2022 Philippine Elections

In 2022, Filipino voters must ask: Am I happy with my lawmaker?

Rambo Talabong
In 2022, Filipino voters must ask: Am I happy with my lawmaker?

REPRESENTATION. Lawmakers listen to President Rodrigo Duterte's 2020 State of the Nation Address.

Malacanang Photo

UP governance professor Edna Co says that when lawmakers are not placed under scrutiny, they can make decisions that do not necessarily represent their constituents

Filipino voters should start asking themselves if they are content with their representatives in Congress.

This was the advice of political analyst Edna Co in Rappler’s latest #PHVote Dialogues episode broadcast on Wednesday, September 1, which tackled the role of lawmakers in the lives of Filipinos.

“‘Am I happy that my representative represents me this way?’ I think this is the time – citizens will have to rethink before they pass their choices,” Co said in an interview with Rappler’s Bea Cupin.

Co made this call after sharing her observation of how lawmakers had become less consultative with their constituents and, as a result, less representative of them.

As an example, she cited the vote of the legislative franchises committee not to renew the franchise of broadcast network ABS-CBN. She noted that lawmakers must have felt the public outrage because, while the vote was already done, they saw the need to explain their votes.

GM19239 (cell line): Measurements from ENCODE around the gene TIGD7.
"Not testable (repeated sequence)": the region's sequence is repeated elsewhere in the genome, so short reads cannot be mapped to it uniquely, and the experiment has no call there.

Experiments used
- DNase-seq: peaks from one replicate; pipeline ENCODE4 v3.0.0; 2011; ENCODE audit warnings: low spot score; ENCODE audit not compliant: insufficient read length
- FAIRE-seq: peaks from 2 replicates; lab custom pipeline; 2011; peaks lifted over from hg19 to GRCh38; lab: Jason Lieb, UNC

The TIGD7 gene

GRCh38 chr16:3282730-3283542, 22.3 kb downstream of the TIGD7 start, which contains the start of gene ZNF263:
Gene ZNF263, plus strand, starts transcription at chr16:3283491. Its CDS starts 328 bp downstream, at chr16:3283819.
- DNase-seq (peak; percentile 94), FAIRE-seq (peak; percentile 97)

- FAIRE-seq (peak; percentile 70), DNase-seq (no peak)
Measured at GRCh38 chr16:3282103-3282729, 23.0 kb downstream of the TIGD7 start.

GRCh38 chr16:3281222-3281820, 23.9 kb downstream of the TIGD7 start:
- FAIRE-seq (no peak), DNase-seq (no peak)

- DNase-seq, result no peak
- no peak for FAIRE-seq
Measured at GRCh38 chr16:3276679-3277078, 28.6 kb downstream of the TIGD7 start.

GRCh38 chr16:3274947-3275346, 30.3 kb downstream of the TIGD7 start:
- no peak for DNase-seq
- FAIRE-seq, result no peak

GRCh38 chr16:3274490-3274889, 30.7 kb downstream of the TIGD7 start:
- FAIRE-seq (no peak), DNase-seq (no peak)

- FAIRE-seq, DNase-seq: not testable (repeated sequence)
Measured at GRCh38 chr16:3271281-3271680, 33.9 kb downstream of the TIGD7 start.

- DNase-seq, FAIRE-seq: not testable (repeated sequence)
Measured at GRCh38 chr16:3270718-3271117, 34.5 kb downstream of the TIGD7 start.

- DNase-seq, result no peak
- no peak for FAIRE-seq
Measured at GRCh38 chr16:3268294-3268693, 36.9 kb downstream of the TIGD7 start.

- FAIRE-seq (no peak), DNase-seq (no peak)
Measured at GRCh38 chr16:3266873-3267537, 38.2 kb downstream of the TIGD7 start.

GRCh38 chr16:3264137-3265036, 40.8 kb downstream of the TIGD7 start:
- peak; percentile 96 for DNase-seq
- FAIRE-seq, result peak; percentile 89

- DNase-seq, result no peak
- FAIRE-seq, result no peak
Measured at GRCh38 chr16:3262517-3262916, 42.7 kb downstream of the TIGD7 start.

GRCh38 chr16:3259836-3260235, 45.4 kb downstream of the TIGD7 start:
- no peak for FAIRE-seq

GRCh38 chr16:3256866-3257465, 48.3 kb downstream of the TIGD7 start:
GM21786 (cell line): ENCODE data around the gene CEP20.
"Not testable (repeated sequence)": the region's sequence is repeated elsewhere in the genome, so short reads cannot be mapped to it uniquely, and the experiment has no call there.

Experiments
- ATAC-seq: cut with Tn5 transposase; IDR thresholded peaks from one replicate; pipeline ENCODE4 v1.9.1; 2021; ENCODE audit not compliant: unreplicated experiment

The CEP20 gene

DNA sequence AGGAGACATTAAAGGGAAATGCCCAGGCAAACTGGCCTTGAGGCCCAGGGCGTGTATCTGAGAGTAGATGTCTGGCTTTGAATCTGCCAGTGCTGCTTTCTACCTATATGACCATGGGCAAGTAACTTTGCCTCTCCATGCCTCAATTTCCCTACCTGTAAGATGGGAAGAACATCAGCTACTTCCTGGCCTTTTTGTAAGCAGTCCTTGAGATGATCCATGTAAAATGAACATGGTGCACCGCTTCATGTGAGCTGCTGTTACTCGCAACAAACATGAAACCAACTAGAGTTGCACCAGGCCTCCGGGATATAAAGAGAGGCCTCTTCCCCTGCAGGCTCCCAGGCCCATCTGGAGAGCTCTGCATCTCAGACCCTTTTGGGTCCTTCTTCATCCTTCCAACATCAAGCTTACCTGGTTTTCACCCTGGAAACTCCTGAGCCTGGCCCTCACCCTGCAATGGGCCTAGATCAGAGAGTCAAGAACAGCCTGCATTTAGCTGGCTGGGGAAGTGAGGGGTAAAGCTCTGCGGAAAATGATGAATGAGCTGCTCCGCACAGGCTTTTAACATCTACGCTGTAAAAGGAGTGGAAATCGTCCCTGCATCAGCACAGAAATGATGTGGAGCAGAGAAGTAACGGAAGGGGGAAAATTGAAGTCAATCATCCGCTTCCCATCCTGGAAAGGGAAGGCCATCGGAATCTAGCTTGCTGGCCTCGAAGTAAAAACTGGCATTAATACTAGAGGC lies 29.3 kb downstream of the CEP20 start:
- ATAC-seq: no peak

Co said that when lawmakers are not placed under scrutiny, they can make decisions that do not necessarily represent their constituents.

What can be done?

Philippine Center for Investigative Journalism (PCIJ) executive director Carmela Fonbuena, who used to cover Congress, pointed to the power of social media.

“As they say, democracy is an action word. It’s a participatory process,” Fonbuena said in the same call.

Fonbuena explained that interactions with politicians are no longer limited to elections season, when politicians descend to the barangays and shake hands with their voters.

With social media, Fonbuena said, voters can directly reach out to politicians through their accounts, and can organize to lobby for their advocacies with a “louder voice.”

“Let’s also look at our roles as citizens in a democratic country, that it works both ways. So we also need to exercise our power as citizens, we have to take our politicians to account,” Fonbuena said.

Come election day, Co and Fonbuena both recommended that Filipinos look at the history of the candidates trying to get their votes – in the bills they voted for, the statements they released, and if they feel these improved the lives of the voters and their communities.

In 2022, Filipino voters must ask: Am I happy with my lawmaker?

– Rappler.com

Add a comment

Sort by

There are no comments yet. Add your comment to start the conversation.

Rambo Talabong

Rambo Talabong covers the House of Representatives and local governments for Rappler. Prior to this, he covered security and crime. He was named Jaime V. Ongpin Fellow in 2019 for his reporting on President Rodrigo Duterte’s war on drugs. In 2021, he was selected as a journalism fellow by the Fellowships at Auschwitz for the Study of Professional Ethics.